Welcome to Part Three of Mark Steyn's Passing Parade, our new audio adaptation of what appears to be many readers' favorite Steyn book. If it's not to your taste, we have plenty of lively capers in all genres over on our Tales for Our Time home page.
Thank you for your kind words about our opening episodes. Anthony, a Massachusetts member of The Mark Steyn Club, writes:
Both of my sisters are flaming liberals. One spent thirty-odd years as a journalist working for a big NY daily (the last fifteen or so on the paper's Washington desk). She later spent some time as a syndicated columnist and, after that, writing obituaries of famous people as part of the syndication deal. She's since moved on to P.R., given the slow death of print media. She's a classic 'High School Class of '74' liberal who views Richard Nixon as the anti-Christ, Ted Kennedy as God, and Bruce Springsteen as Gabriel.
That said, she does appreciate good writing, and knowing that she actually enjoyed writing the obituaries of famous people, a few years ago for her birthday, I ordered her up a signed copy of Mark's Passing Parade. I presented it to her with a verbal warning: 'These obits largely stay away from politics, but I feel it necessary to make you aware that if there are political references here and there. you'll probably find them offensive, given the ideological differences between you and the author.' I also told her that Mark had actually met and broke bread with some of the subjects that he wrote about in the book, and he had keen insights to bring to the table.
A few months later we were chatting on the phone and she said, 'Oh, by the way, I wanted to thank you for giving me that fabulous book. I zipped through it in no time. Couldn't put it down. I love his writing style. Very wry. Very British.'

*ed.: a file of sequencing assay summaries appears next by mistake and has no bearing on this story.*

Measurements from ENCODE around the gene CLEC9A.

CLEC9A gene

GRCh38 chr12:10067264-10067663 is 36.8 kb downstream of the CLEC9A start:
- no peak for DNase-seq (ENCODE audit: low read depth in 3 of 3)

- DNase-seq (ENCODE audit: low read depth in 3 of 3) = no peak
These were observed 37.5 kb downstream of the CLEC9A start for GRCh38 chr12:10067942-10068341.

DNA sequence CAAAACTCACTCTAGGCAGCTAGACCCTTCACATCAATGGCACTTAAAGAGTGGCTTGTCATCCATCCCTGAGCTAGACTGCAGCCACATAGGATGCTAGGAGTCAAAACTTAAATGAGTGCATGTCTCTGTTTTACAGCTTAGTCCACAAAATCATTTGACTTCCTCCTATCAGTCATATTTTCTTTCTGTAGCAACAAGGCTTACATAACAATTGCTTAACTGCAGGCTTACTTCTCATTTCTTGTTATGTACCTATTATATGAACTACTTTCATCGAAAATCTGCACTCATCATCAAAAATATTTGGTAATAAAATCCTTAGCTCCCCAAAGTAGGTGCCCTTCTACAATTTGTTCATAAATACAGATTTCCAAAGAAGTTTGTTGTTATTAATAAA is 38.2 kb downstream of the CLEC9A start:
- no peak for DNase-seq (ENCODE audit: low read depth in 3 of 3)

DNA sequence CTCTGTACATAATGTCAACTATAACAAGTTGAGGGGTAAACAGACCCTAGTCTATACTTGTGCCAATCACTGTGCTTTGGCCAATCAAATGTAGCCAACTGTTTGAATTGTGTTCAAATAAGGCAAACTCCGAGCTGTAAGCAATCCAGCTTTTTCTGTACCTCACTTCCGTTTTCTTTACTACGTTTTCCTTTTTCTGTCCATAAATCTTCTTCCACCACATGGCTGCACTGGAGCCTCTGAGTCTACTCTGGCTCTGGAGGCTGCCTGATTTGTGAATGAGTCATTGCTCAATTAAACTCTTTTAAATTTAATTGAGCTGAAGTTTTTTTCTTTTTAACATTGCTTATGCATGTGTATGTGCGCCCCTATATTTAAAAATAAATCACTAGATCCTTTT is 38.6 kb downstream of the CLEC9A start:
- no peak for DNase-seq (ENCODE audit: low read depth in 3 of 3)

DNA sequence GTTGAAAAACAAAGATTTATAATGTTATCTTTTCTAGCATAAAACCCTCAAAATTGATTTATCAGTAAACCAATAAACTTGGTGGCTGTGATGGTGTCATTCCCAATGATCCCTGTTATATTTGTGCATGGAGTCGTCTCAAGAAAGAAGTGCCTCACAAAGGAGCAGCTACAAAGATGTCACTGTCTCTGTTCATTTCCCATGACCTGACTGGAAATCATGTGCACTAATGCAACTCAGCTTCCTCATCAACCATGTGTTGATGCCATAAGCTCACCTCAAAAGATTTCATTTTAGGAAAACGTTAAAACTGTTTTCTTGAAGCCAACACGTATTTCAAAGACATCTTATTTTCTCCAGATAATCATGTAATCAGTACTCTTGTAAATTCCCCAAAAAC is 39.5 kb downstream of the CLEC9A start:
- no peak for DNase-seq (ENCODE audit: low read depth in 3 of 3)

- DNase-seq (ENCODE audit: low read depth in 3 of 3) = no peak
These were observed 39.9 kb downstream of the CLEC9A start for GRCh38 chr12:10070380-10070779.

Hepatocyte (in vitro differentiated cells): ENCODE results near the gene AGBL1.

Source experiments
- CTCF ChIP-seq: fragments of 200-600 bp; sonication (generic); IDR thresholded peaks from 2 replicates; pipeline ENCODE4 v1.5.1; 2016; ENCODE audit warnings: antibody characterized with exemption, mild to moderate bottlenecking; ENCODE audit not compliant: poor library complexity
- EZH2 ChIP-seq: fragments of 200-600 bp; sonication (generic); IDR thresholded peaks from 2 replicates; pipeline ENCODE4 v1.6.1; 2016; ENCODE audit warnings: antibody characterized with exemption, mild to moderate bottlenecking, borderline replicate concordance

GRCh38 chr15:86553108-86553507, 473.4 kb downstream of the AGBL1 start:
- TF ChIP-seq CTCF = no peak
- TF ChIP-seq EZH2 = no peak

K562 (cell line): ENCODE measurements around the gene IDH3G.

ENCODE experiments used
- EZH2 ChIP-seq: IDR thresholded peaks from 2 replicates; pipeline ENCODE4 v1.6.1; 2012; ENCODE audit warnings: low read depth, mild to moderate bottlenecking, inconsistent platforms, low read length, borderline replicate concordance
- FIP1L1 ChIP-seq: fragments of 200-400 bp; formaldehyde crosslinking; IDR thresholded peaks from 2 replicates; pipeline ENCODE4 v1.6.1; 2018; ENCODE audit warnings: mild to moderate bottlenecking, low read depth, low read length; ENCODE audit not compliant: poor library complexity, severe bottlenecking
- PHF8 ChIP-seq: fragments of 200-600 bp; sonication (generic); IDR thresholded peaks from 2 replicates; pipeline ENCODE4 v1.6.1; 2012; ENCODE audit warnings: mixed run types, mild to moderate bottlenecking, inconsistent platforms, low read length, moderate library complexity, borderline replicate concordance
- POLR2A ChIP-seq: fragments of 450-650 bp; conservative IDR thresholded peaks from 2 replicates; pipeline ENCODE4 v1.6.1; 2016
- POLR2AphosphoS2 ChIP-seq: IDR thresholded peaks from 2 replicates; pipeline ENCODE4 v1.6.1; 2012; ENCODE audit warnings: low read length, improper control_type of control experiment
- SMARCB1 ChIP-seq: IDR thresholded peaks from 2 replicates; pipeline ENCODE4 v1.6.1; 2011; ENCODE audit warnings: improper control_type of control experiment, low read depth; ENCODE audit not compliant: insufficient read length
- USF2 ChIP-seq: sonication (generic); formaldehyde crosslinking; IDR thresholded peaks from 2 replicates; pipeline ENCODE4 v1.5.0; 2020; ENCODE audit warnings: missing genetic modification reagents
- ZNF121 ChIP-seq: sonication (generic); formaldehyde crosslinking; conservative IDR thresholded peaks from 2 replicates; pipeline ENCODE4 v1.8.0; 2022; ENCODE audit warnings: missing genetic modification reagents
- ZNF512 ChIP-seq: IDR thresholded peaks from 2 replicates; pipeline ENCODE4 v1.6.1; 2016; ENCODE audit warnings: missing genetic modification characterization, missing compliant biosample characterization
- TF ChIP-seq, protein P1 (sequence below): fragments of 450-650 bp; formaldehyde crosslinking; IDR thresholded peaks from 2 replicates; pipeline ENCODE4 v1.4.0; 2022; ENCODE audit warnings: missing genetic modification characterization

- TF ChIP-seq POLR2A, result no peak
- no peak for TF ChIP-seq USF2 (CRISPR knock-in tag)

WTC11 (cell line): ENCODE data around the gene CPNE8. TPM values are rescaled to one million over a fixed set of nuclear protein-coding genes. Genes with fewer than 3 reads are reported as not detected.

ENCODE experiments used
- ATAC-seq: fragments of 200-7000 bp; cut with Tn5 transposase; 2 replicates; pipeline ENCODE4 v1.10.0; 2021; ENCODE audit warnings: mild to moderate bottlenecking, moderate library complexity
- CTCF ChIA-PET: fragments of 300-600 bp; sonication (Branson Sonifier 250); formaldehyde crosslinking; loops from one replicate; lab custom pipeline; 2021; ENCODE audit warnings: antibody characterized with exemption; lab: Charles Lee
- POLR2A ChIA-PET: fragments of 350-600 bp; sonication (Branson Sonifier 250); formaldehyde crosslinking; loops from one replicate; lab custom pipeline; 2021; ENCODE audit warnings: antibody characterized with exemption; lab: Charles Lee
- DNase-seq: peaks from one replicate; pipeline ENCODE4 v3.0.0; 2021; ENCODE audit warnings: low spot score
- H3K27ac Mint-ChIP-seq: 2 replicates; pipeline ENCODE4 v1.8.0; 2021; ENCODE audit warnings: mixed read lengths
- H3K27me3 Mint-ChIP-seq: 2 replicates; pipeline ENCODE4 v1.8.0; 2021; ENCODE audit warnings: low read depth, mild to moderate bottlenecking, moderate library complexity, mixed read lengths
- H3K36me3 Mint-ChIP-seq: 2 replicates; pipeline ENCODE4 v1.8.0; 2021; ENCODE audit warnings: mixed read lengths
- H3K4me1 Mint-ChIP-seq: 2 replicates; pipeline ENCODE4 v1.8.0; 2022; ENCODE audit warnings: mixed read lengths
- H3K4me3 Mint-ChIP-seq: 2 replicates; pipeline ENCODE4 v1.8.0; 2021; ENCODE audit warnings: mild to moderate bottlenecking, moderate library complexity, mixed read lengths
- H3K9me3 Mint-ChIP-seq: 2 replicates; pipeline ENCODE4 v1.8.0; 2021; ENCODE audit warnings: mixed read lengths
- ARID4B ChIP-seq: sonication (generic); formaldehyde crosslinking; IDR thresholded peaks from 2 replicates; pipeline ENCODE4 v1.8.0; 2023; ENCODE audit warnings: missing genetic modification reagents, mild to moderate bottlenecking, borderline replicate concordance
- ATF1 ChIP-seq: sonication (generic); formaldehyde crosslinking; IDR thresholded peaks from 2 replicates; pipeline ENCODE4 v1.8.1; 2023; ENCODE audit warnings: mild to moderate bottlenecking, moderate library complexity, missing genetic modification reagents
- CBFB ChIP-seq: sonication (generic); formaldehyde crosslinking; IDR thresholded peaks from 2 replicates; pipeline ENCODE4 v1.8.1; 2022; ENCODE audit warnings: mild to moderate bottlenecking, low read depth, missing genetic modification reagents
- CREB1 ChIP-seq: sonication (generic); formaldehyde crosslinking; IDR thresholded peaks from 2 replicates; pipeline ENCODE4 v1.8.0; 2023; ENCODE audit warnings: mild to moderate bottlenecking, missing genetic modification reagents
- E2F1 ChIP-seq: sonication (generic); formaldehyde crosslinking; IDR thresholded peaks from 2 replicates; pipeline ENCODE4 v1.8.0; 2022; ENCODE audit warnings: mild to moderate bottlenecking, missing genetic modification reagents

In short, if this book can win the praise of my ideologically rigid lefty sister, then it can win praise with anyone!
Very kind of your sister, Anthony. A little bit more politics this week, so for her sake I shall tread carefully...
After the Queen Mum and President Reagan last Saturday, this weekend's episode pairs a couple of the late twentieth century's also-rans. First, Jim Callaghan, the Labour prime minister whose Winter of Discontent ushered in the Thatcher era:
The past may be, as L P Hartley wrote, another country, but it's rarely as foreign as Britain in the 1970s. Viewed from the United Kingdom of 2005, the day before yesterday is a banana republic without the weather. Inflation was up over 25 per cent, marginal tax rates were up over 90 per cent, and the only thing heading in the other direction was the pound, which nosedived so suddenly in 1976 that the Chancellor of the Exchequer, en route to an International Monetary Fund meeting, was summoned back from the departure lounge at Heathrow to try to talk his currency back up to sub-basement level. Her Majesty's Government had itself applied for a $4 billion loan from the IMF. Were the Britain of thirty years ago to re-emerge Brigadoon-like from the mists, it would be one of those basket cases that Bono hectors Bush about debt forgiveness for.
After Sunny Jim, we get Clean for Gene with the man who finished off one of his party's most powerful figures:
If you strike at the king, you have to kill him. And, amazingly, Eugene McCarthy did. On March 12th 1968, the not exactly barnstorming senator got 42.4 per cent of Democratic votes in the New Hampshire primary and denied the sitting president even a majority of his own party's supporters: Lyndon Johnson secured just 49.5 per cent. Within three weeks, he was gone: the President announced he would not seek re-election and effectively ended his political career. The king was dead, long live ... well, not Senator McCarthy: the man who plunged the dagger in did not take the crown. But his few short weeks of stumping the Granite State changed his party, with consequences it lives with to this day...
Members of The Mark Steyn Club can hear Part Three of our audio adaptation simply by clicking here and logging-in. Parts One and Two can be found here.
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